This should not be surprising. Journalists have always faced pressure in managing the churn of time-sensitive, demanding, and constantly changing news situations. But, in the past, they could at least count on the news organizations that employed them to offer stability and consistency. Now, they must also navigate relentless, tech-driven organizational change – often poorly explained and hastily introduced. The level of uncertainty can drive away even the most loyal staff.

To be sure, change is unavoidable; the digital age demands constant adaptation. But making needed adjustments without destroying morale requires implementing a people-oriented approach. This is not a straightforward process. For tech solutions, managers can attend shiny digital conferences, take some sales team’s advice, sign a contract, and dump the new tools on their newsrooms. With people, they have to listen carefully, acquire an in-depth understanding of the problem, and then devise their own strategy.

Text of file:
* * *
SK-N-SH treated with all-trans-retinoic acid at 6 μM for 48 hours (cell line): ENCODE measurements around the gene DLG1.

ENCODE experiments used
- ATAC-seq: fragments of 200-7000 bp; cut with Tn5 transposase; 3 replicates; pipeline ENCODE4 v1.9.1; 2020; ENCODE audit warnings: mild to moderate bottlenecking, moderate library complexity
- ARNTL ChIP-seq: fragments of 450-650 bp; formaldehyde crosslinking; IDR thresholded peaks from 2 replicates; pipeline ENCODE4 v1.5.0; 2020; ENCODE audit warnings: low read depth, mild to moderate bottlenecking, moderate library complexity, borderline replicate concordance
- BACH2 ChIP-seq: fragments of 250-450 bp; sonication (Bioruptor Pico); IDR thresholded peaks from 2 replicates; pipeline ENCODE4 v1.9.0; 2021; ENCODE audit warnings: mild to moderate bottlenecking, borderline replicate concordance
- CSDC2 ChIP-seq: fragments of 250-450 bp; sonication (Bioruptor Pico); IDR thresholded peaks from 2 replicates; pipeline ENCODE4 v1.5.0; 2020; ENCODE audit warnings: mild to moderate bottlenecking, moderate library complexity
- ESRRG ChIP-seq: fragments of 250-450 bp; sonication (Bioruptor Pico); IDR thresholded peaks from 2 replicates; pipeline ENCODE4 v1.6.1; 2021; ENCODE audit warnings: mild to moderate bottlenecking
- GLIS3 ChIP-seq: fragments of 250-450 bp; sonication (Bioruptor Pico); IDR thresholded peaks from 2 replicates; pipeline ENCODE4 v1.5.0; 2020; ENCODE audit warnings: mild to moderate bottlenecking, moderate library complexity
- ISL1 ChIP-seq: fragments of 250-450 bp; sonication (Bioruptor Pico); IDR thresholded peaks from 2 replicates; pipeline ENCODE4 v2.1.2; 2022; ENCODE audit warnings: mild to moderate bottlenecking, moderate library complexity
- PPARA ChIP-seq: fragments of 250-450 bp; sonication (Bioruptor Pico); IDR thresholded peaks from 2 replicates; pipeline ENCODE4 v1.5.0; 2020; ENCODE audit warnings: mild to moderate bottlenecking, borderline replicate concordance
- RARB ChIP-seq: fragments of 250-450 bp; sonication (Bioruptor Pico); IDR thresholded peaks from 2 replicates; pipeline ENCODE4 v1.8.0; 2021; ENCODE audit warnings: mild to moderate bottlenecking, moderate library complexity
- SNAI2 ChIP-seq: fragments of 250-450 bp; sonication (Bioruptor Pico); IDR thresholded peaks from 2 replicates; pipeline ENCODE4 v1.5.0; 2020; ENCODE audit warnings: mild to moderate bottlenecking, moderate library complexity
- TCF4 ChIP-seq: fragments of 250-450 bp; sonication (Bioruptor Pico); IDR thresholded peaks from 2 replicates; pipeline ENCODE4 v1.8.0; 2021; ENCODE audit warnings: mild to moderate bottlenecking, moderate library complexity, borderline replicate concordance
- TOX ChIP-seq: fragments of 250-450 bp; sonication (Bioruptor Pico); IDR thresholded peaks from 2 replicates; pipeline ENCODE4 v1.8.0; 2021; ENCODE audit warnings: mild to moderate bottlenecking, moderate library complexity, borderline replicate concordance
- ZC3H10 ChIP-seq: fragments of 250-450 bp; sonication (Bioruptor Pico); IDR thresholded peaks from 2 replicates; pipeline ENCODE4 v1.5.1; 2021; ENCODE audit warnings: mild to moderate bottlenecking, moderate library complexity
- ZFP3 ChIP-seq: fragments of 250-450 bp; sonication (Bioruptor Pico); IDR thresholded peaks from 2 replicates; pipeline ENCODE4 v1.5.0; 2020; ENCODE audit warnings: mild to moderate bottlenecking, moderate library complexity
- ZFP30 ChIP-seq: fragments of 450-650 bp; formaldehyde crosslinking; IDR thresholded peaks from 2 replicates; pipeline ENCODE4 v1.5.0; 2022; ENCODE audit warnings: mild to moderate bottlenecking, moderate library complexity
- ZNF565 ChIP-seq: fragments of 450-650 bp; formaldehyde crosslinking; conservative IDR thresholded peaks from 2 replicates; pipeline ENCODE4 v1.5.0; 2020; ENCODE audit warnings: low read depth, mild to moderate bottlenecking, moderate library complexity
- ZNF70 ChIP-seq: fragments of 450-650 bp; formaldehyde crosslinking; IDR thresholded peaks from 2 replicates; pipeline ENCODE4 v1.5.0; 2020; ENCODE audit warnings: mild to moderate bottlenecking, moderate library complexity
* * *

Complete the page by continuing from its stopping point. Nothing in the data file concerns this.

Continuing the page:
A good place to start is leadership. In any industry, the key responsibilities of an organization’s leaders include making their employees feel secure and appreciated. That means paying attention to employees’ needs and fostering an organizational culture that provides them with a sense of belonging and purpose.

A similar approach must be applied to audiences. Not even the most accurate metrics can provide the needed guidance, if nobody understands what they actually mean, why they were chosen, or what their psychological impact would be (on audiences or staff). While data can deliver useful insights about audience preferences, listening to people can lead to very different impressions and conclusions.